Ken Wright is asking great substantive questions, and we're all learning a ton.
Here are the website links (and some great quotes from the session) for these amazing, passionate and so articulate nonfiction authors:
Tanya Lee Stone
"Almost Astronauts started out as a picturebook!... Trust yourself and ask yourself "What is the story I need to tell." (Rather than focusing on the kind of book you think it's going to be.)
"If you don't have a point of view, why are you telling the story?"
"You want to have multiple layers in your nonfiction" If it's too straightforward, it will be boring.
advice she still sticks by:
"Have emotion in every single paragraph - every paragraph should have emotional
"We're all trying to do something original"
her editor told her
"Let the content dictate the form"
(Moral: stay flexible to what you discover - even if it diverges from your proposal.)
"Everything I put in the book has to be in service to the main story you want to tell" (like for Charles and Emma, even for the details of the ship voyage, the ones she included all resonated to the love story that was the story she wanted to tell!)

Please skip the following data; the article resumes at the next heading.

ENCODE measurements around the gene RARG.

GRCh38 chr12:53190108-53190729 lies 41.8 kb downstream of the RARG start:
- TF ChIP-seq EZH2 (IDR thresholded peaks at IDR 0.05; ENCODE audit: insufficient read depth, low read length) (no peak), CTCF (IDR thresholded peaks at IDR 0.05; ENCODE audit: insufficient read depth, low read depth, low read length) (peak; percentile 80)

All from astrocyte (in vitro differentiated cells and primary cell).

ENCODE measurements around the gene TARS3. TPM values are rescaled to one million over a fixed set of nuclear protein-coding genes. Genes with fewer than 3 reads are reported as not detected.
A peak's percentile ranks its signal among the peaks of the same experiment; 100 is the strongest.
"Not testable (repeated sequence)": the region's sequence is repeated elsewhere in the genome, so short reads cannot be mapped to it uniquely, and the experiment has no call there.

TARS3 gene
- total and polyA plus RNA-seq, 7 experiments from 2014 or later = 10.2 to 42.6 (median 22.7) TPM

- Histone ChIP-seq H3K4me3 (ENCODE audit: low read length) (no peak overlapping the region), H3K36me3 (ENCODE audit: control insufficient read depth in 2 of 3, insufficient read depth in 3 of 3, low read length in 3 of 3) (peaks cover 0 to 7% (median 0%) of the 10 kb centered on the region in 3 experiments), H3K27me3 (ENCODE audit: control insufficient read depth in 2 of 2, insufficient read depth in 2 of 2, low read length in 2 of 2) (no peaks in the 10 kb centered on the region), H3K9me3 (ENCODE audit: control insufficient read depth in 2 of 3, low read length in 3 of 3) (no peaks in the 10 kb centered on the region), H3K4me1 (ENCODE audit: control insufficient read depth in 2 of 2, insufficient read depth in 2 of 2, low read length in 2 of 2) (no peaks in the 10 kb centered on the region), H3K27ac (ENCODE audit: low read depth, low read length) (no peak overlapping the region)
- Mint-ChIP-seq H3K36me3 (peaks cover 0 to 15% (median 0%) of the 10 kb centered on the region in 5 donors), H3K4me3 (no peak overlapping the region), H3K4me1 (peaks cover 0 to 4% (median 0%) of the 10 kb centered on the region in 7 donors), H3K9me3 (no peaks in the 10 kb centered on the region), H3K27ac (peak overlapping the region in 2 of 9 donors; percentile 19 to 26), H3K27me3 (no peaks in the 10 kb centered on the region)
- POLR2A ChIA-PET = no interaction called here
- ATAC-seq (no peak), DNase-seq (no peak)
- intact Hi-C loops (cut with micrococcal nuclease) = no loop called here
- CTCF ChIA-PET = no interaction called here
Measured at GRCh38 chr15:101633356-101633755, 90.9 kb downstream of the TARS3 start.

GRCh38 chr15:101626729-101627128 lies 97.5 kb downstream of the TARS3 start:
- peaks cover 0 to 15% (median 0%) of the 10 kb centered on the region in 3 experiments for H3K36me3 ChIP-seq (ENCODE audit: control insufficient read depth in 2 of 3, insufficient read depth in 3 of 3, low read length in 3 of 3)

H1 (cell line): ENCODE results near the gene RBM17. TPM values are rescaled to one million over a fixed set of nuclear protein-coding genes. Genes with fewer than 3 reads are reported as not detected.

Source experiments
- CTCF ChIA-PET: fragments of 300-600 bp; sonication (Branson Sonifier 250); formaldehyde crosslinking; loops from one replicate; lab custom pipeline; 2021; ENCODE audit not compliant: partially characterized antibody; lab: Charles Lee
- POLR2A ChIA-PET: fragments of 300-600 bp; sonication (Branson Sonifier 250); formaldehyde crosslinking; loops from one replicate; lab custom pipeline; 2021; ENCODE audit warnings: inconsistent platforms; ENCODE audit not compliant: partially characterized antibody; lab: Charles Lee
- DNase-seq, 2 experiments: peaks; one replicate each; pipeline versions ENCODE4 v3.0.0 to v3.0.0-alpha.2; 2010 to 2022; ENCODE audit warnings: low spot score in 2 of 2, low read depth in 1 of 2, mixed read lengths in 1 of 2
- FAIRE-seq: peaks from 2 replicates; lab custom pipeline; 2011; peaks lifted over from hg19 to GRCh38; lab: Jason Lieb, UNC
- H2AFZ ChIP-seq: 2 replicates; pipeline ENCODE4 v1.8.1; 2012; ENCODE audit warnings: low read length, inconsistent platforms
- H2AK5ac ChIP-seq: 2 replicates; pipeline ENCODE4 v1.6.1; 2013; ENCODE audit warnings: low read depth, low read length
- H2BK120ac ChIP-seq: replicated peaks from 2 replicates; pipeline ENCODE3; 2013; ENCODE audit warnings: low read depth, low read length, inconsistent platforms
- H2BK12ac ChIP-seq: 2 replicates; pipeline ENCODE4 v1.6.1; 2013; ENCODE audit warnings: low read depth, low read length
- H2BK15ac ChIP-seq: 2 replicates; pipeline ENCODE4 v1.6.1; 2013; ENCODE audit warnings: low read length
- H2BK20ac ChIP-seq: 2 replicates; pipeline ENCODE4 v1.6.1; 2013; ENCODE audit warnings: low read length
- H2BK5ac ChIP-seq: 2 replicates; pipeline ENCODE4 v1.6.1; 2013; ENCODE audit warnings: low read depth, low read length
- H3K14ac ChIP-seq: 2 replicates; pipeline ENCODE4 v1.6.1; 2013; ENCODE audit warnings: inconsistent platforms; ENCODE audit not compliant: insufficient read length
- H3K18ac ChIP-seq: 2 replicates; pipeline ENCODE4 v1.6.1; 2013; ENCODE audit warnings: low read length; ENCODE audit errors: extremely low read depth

Susan Campbell Bartoletti -
Tells the story of how she was contracted to write a book on American involvement in World War II, and how it ended up being a book about Hitler Youth instead! Which was her Newbury Honor nonfiction book "Hitler Youth: Growing Up in Hitler's Shadow."
She also related going down to Arkansas to visit the KKK today as research for her upcoming historical nonfiction on the KKK - and how that helped bring the story to life.
And to finish, Deborah Heligman paraphrased a beautiful quote from Isaac Bashevitz Singer:
Is it a story?
Does is have a beginning, middle and end?
Is it a story that needs to be told?
Is it a story that only I can tell?